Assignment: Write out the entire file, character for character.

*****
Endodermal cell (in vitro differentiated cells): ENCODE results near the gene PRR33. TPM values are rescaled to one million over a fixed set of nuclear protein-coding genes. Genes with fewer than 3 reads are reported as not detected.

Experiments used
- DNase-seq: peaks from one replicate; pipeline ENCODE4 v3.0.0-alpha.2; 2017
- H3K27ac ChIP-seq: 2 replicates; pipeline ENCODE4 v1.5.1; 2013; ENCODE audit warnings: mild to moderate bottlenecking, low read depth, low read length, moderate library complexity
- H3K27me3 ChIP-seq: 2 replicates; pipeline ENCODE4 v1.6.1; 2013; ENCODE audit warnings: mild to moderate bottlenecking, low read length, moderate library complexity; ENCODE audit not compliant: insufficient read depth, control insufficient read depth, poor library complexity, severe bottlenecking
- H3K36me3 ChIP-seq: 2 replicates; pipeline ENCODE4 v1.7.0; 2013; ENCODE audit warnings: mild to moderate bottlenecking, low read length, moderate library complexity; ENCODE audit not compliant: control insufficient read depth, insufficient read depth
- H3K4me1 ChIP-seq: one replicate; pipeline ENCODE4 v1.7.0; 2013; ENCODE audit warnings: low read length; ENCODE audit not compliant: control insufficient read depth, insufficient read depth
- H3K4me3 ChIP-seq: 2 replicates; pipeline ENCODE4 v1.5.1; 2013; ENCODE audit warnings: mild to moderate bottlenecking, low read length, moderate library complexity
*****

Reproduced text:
Endodermal cell (in vitro differentiated cells): ENCODE results near the gene PRR33. TPM values are rescaled to one million over a fixed set of nuclear protein-coding genes. Genes with fewer than 3 reads are reported as not detected.

Experiments used
- DNase-seq: peaks from one replicate; pipeline ENCODE4 v3.0.0-alpha.2; 2017
- H3K27ac ChIP-seq: 2 replicates; pipeline ENCODE4 v1.5.1; 2013; ENCODE audit warnings: mild to moderate bottlenecking, low read depth, low read length, moderate library complexity
- H3K27me3 ChIP-seq: 2 replicates; pipeline ENCODE4 v1.6.1; 2013; ENCODE audit warnings: mild to moderate bottlenecking, low read length, moderate library complexity; ENCODE audit not compliant: insufficient read depth, control insufficient read depth, poor library complexity, severe bottlenecking
- H3K36me3 ChIP-seq: 2 replicates; pipeline ENCODE4 v1.7.0; 2013; ENCODE audit warnings: mild to moderate bottlenecking, low read length, moderate library complexity; ENCODE audit not compliant: control insufficient read depth, insufficient read depth
- H3K4me1 ChIP-seq: one replicate; pipeline ENCODE4 v1.7.0; 2013; ENCODE audit warnings: low read length; ENCODE audit not compliant: control insufficient read depth, insufficient read depth
- H3K4me3 ChIP-seq: 2 replicates; pipeline ENCODE4 v1.5.1; 2013; ENCODE audit warnings: mild to moderate bottlenecking, low read length, moderate library complexity